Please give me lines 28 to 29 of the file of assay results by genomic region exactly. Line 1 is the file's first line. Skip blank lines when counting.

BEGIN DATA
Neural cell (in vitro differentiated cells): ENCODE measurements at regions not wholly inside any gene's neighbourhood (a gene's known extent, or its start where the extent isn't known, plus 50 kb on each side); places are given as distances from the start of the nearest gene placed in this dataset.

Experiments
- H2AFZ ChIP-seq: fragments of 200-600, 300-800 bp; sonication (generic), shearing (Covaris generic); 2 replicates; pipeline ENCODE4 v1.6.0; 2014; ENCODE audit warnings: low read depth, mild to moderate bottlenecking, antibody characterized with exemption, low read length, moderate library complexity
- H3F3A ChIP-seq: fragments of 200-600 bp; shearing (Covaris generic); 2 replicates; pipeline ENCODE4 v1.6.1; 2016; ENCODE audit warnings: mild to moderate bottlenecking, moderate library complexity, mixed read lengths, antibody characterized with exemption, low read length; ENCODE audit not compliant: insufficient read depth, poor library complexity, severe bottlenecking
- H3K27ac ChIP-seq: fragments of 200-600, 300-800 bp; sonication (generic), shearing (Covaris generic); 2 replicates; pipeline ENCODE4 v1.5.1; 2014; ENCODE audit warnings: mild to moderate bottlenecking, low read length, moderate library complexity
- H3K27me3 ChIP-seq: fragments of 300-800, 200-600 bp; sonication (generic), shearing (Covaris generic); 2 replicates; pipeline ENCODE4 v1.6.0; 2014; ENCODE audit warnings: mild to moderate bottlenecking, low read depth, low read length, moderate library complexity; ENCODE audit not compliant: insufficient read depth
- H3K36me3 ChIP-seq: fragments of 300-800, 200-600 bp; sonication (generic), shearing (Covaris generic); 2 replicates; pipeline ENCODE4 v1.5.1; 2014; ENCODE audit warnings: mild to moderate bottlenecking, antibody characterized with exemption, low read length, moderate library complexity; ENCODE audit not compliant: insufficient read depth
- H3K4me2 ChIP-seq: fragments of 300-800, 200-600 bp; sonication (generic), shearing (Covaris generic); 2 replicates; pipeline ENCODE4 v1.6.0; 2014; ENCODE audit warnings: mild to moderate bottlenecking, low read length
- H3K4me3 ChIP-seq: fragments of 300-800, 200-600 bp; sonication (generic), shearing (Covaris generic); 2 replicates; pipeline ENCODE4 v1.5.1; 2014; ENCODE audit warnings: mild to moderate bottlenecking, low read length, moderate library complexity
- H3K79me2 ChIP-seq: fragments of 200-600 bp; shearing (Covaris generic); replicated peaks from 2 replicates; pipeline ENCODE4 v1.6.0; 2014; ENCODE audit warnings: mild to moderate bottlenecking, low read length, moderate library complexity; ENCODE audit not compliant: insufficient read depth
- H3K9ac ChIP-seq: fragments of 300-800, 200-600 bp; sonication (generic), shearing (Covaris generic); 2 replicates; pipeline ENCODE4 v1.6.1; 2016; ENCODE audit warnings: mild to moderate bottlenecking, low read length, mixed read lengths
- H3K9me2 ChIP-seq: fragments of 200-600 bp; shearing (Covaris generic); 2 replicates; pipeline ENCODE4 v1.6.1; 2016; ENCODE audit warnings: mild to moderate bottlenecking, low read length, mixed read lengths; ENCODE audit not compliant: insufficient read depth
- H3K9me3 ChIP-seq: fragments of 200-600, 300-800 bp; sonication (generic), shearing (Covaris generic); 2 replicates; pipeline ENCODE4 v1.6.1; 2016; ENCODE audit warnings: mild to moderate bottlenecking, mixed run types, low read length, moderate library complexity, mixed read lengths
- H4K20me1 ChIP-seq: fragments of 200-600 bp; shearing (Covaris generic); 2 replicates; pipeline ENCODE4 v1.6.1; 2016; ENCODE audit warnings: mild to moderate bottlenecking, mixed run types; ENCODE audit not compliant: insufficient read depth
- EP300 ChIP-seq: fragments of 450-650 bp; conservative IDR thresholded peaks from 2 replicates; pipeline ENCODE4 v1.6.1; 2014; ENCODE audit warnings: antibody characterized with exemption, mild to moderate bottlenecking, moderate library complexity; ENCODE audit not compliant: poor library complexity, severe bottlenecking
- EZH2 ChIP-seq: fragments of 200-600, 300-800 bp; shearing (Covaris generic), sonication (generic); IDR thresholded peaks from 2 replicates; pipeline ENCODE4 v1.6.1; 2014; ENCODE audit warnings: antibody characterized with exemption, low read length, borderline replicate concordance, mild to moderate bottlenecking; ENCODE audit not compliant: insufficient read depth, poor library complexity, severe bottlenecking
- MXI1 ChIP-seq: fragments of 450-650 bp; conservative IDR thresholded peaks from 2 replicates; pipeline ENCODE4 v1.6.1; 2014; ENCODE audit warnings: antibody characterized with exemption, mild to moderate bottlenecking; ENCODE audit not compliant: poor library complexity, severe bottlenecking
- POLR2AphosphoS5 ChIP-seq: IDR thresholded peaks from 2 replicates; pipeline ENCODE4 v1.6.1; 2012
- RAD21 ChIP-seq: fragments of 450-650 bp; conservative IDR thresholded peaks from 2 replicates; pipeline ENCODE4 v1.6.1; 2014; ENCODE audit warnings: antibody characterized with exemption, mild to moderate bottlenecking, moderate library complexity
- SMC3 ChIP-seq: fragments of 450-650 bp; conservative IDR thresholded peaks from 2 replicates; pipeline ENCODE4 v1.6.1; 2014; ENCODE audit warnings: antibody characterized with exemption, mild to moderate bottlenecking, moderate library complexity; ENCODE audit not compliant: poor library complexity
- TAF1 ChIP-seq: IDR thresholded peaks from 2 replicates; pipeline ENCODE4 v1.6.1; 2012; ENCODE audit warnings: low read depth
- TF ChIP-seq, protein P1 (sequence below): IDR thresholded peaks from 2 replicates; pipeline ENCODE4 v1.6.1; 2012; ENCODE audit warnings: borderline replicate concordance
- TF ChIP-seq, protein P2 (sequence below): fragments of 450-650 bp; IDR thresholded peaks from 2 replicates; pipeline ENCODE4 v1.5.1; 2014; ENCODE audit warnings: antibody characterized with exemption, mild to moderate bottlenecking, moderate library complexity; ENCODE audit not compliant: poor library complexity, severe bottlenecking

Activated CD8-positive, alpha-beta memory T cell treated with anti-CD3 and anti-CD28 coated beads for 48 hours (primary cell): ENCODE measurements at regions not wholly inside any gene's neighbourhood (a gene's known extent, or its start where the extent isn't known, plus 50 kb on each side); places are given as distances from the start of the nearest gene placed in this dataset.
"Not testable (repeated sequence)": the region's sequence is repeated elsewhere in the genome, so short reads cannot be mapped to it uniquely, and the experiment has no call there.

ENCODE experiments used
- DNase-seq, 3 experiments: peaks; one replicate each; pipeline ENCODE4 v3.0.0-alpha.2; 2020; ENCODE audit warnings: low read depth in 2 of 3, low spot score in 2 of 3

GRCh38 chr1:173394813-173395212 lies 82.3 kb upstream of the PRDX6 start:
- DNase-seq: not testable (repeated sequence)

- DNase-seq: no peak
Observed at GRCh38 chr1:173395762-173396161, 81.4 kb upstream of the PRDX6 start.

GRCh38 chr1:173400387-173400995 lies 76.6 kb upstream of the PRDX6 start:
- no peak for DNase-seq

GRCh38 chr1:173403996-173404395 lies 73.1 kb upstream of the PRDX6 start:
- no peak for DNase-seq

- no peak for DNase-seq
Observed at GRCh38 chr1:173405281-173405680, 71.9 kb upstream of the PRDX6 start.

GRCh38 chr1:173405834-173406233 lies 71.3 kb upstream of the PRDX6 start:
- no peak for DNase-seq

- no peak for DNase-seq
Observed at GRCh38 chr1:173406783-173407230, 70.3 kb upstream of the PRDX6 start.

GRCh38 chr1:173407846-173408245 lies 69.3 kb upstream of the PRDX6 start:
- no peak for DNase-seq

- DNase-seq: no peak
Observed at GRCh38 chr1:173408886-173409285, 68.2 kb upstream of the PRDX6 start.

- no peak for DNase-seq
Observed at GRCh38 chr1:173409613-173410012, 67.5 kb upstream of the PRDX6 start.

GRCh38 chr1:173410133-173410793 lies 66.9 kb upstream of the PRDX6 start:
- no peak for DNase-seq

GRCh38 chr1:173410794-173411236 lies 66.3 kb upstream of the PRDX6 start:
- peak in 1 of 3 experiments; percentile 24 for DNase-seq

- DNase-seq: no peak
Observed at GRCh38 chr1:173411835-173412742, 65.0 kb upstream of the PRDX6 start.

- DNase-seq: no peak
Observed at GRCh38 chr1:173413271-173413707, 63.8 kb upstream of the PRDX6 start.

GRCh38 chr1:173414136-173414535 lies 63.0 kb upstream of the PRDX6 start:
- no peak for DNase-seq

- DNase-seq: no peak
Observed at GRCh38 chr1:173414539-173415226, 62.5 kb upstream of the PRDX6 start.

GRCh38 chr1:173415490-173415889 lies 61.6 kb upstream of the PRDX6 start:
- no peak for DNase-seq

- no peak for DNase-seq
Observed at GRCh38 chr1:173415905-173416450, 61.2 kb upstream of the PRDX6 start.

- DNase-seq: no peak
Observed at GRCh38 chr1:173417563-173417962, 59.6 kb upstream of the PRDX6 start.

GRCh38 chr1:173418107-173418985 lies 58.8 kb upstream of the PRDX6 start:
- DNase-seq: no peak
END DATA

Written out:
GRCh38 chr1:173394813-173395212 lies 82.3 kb upstream of the PRDX6 start:
- DNase-seq: not testable (repeated sequence)